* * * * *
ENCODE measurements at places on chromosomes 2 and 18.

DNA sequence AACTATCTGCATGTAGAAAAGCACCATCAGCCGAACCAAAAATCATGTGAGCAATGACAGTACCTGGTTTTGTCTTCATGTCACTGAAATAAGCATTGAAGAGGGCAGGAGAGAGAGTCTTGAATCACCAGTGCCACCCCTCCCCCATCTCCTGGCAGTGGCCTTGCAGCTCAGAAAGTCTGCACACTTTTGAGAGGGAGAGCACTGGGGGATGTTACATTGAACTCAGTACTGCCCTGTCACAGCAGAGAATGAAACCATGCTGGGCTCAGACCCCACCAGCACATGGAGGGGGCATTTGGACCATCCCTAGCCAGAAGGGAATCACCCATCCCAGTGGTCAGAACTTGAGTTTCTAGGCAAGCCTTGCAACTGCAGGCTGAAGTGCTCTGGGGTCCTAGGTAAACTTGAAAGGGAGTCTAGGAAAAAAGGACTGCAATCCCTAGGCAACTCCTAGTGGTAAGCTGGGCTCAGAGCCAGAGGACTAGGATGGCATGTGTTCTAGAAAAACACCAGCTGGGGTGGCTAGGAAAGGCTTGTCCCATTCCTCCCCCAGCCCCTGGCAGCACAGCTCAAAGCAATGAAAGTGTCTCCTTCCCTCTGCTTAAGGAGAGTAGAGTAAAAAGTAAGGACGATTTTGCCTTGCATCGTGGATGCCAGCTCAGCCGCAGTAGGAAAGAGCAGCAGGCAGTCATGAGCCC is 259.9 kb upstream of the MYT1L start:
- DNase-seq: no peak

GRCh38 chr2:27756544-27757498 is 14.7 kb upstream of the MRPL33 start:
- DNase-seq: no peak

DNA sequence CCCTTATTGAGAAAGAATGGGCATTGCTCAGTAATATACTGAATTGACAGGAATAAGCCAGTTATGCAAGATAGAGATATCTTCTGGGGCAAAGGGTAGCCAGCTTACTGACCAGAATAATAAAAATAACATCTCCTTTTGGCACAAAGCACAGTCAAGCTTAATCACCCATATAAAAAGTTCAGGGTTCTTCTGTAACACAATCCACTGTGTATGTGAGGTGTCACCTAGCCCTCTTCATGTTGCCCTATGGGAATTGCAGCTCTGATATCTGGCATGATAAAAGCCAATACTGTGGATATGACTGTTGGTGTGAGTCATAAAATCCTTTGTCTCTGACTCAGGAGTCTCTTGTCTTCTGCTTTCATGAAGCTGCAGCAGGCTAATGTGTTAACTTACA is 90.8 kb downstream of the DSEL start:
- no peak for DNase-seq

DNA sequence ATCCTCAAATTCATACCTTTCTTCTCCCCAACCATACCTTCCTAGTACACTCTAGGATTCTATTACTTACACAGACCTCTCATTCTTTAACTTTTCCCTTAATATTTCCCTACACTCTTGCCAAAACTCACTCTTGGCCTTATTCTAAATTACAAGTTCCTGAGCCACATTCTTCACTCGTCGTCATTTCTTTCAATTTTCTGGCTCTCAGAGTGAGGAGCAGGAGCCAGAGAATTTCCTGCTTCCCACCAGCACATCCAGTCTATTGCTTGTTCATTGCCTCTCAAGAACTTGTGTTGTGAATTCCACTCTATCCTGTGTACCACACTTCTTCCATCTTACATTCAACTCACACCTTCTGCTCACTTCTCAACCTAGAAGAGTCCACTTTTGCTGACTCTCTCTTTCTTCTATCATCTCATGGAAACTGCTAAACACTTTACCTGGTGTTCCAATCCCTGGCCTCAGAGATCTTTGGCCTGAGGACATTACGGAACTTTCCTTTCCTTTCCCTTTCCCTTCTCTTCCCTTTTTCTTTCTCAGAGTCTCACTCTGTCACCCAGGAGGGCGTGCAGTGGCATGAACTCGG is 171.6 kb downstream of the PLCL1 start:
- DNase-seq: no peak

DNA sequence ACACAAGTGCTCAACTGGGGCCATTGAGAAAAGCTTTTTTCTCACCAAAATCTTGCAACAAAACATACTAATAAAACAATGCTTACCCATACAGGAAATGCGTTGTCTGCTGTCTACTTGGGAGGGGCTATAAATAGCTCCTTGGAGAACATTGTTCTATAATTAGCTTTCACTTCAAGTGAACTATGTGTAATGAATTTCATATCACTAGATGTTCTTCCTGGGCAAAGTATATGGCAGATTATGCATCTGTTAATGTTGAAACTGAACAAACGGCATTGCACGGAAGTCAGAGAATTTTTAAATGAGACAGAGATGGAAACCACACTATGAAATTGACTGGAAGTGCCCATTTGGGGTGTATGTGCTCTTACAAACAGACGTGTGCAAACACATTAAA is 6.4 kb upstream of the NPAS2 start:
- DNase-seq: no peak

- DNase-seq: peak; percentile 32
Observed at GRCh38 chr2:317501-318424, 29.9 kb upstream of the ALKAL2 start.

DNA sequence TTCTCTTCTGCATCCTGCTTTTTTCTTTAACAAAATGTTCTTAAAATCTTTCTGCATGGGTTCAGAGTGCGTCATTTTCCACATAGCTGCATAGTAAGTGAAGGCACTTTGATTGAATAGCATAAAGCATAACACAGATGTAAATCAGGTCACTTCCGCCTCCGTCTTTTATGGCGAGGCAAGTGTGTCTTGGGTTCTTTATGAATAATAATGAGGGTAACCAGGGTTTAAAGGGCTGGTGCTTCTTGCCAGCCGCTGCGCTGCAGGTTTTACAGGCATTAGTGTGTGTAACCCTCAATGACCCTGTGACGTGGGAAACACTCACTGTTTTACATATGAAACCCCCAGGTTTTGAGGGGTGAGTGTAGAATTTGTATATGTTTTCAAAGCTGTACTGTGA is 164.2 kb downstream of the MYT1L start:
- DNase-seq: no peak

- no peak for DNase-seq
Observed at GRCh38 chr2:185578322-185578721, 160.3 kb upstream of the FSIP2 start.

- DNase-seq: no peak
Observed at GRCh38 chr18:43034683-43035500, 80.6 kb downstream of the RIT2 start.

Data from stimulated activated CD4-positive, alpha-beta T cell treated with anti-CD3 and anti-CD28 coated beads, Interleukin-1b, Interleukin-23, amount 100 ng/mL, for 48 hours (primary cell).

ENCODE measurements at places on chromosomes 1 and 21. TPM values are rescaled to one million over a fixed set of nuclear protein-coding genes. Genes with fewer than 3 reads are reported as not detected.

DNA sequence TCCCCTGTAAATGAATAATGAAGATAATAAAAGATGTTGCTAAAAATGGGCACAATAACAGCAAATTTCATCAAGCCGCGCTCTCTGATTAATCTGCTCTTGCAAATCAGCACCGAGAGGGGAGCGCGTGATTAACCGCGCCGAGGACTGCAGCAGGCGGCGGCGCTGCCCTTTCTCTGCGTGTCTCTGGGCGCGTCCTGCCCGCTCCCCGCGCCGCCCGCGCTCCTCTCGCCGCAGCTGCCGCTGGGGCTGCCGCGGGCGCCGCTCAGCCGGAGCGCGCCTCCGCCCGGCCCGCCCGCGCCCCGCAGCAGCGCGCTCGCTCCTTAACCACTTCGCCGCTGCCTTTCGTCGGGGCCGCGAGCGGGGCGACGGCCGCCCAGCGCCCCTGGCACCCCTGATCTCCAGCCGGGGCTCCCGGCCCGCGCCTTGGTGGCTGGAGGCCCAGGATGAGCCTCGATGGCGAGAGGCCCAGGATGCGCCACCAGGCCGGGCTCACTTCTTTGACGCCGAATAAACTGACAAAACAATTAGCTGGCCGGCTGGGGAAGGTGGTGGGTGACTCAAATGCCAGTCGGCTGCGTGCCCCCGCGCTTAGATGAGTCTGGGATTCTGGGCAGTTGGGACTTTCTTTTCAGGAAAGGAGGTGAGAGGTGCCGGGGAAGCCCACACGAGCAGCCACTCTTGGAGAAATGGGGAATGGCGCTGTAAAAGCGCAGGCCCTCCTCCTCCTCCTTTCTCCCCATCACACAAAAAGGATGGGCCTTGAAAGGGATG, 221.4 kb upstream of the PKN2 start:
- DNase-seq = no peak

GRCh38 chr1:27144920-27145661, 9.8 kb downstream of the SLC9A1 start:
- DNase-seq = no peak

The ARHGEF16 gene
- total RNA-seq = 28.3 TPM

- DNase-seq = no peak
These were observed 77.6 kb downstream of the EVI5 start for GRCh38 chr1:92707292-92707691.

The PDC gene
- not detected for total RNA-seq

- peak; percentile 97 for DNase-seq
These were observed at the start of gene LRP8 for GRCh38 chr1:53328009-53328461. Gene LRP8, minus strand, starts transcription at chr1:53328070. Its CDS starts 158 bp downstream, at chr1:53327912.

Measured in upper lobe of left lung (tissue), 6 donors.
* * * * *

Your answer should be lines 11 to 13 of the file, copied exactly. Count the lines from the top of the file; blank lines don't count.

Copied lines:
- DNase-seq: no peak

- DNase-seq: peak; percentile 32
Observed at GRCh38 chr2:317501-318424, 29.9 kb upstream of the ALKAL2 start.